My name’s Laura and I’m a recovering procrastination-oholic
If procrastination was an Olympic sport I’d have been a Gold medallist for sure. Having been in training all my life, there’s no doubt that the point at which my skills peaked and I truly went for gold was when I opened my first business. I went in with the mindset of a winner – “I’m going to have the most clients, with the most talented team, and make the most revenue….all in the first year.” Don’t get me wrong, I’m a big fan of reaching for the stars but I now know there is a fine line between motivational goals and goals that scare the fudge out of you and leave you crippled with fear. The tricky thing with the latter scenario however, is that the fear is often lurking in your subconscious, so you don’t necessarily realise it’s there because when it does show up it comes in disguise.
Procrastination is most definitely fear’s disguise of choice, because that in itself can take on so many different forms. For me it could be anything from constantly creating and refining strategies (that never got implemented), to checking my emails and social media pages every 2 minutes, to drinking an excessive amount of tea and coffee (until it reached a point that my doctor told me I must limit my fluid intake as it was effecting my kidneys). Yes that’s right, my Olympian status of procrastination had actually started to impact my health. Actually in more ways than that – because I was stuck in a cycle of striving to achieve my ridiculous goals and holding myself back for fear of not achieving them, I was putting myself under an immense amount of pressure so I was constantly in “fight or flight” mode and my body began to shut down. But as a procrastination-oholic I was addicted and I just couldn’t stop.
Luckily however, my journey to find out what on earth was going on with my body led me to a point where I was able to see my procrastination for what it really was – fear of failure and fear of not being good enough. So once I got to the bottom of where it was coming from, the next challenge was what the hell do I do about it. Luckily I’ve distilled my findings down into 5 easy steps for you:
Understand what your procrastination is masking
As you’ve seen with my story, procrastination is merely a symptom. So in order to truly beat it once and for all it is imperative that you dig deep and discover the cause. Are you, like me, afraid of failure and not being good enough? Or perhaps you’re afraid of success? Maybe your worry is not being liked or maybe you feel inferior to your peers? Whatever it is, know that these are all perfectly normal fears and everyone has them. The difference however between those who get shit done and those who don’t, is the former do not engage with their fears. Instead, they simply acknowledge their existence and allow them to move along without causing any trouble, meaning there is no need to enlist un-resourceful behaviours like procrastination to help keep them safe.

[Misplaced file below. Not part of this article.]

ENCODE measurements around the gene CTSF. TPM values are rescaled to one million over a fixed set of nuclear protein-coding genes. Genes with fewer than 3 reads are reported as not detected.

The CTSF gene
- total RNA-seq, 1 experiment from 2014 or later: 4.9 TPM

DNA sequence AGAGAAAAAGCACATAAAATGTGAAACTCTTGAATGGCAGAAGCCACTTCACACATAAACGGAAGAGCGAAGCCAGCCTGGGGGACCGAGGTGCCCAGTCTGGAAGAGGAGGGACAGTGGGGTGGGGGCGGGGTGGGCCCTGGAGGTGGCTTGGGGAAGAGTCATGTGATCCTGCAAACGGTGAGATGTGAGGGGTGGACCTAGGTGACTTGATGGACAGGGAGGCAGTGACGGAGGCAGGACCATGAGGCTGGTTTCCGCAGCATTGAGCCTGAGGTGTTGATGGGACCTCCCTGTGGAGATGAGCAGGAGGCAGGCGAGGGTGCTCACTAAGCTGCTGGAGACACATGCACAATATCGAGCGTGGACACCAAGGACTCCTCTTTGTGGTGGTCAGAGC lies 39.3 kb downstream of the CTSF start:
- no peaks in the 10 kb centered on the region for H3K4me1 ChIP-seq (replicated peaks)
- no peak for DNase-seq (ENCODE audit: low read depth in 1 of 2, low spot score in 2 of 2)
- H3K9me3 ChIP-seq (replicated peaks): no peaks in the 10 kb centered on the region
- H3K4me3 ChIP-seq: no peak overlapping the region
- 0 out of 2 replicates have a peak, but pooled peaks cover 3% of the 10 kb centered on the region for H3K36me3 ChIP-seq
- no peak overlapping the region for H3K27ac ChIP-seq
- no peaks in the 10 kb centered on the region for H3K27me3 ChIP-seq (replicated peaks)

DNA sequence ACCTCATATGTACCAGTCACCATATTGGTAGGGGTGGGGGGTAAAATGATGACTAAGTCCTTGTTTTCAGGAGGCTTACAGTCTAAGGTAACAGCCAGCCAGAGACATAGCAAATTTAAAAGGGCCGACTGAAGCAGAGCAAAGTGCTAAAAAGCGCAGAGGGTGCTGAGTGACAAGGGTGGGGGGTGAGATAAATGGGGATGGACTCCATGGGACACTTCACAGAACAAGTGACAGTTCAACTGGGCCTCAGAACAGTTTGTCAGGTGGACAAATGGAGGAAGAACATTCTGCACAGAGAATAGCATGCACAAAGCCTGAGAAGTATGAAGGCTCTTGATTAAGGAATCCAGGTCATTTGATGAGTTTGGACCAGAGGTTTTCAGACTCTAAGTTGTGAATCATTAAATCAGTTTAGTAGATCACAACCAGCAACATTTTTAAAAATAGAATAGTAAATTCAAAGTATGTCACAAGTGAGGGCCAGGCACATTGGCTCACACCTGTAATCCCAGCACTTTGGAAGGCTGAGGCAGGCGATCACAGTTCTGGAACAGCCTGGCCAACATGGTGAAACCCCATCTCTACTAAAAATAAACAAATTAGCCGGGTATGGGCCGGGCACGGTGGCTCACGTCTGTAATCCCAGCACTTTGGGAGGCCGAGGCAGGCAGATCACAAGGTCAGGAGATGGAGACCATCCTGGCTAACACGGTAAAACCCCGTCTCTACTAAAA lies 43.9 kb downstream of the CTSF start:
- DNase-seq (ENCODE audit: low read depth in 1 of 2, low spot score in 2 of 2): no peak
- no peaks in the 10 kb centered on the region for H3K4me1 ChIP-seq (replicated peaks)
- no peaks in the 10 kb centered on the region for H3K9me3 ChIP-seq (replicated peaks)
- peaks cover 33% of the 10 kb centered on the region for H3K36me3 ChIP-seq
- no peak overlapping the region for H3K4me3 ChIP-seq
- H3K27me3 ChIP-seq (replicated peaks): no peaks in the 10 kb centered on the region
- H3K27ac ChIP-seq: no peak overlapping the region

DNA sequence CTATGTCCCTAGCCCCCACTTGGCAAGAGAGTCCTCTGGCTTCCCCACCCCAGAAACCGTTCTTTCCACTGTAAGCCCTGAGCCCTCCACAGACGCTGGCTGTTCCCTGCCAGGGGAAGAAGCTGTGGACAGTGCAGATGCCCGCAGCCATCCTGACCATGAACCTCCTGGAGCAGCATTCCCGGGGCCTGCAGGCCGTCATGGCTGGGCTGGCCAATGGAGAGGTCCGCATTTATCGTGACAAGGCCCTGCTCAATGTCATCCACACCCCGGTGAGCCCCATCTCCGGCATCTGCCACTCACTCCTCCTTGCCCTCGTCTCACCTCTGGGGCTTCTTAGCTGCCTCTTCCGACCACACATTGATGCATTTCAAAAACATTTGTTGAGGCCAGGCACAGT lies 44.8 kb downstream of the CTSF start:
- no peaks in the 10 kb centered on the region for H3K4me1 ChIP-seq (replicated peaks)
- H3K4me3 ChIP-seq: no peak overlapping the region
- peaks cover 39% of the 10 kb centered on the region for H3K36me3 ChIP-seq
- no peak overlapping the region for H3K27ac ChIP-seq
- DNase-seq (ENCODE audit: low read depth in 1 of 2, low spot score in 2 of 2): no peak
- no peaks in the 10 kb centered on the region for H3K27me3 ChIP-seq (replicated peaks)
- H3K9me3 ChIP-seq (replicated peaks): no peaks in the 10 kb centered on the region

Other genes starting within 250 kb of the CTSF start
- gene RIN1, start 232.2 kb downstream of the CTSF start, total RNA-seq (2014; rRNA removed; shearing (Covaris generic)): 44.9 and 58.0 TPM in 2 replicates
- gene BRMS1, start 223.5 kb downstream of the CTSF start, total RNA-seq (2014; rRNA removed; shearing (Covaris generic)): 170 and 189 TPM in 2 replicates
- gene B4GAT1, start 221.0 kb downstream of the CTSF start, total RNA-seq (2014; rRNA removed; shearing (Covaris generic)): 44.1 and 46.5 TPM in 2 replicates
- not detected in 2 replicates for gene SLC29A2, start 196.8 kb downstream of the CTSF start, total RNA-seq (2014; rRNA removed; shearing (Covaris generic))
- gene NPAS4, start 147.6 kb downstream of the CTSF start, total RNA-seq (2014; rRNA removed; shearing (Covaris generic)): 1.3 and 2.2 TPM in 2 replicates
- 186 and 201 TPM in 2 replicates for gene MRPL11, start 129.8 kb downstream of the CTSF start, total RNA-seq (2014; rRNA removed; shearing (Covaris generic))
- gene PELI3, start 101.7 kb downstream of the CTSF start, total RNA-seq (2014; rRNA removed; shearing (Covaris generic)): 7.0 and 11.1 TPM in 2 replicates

Have confidence in yourself and your abilities
When the going gets tough it can be difficult to have faith in yourself because you’re so bogged down with all the things you have to do and you just don’t know how you’re going to get them all done. This often leads to a spiral of self-doubt and supersized fears, so at these times it is imperative to remind yourself (even have a list saved on your computer that’s easily accessible) of all your achievements and the challenges you have overcome to date. Also make a point of celebrating your wins, big and small, as soon as they happen. All of this serves as a reminder that you are indeed capable and gives you the motivation to keep moving forward rather than getting frozen with fear.
Uncertainty and lack of direction is the perfect way to fire up your fears. If you don’t know where you’re going how can you prioritise and focus your time? And how can you track (and celebrate) your progress? Starting at the end point, your ultimate goal, and working back is recommended. Break it right down until you get to your daily tasks, and then move on to the next step…
Make love not war with your to-do list
Firstly, understand that your to-do list will never end. Secondly, be ok with that. At the end of every day write your tasks for the next day, prioritising them into:
A – Must get done
B – Should get done
C – Would be nice if they got done
D – Get done by someone else
Be disciplined with getting the tasks done in order of A-D, do not allow yourself to move on to a B task until you’ve completed all the A’s. This way you will ensure the most important tasks are done, and thus receive the greatest return on your investment of time. I also recommend being disciplined with crossing the tasks off your list as you do them, in fact even if you do a task that isn’t on your to-do list pop it on and then cross it off immediately. This simple act is like giving yourself a little power-up – it makes you feel good and so you want to do more.
Create structure and routine in your day
This gives you certainty, direction, clarity, motivation and more time. It may include:
– A morning and bedtime routine, with technology limits and time for yourself
– Set working hours
– Little breaks throughout the day to allow you to step back and regain energy, clarity and focus (these may include a short walk around the office or block, a non-work related chat with a colleague, a cheeky meditation or breathing session, or perhaps even chuck your headphones in and rock out to a favourite song)
– A lunch break
– Blocks of time for specific tasks, e.g. 1 hour for accounting, 2 hours for sales calls etc
– Time with loved ones and/or doing something fun
Employ these steps and I guarantee you will take back a massive chunk of your time.
Do you want to take back control of your life for good?
Find out how I can help with a complimentary discovery session. Book yours today using the form below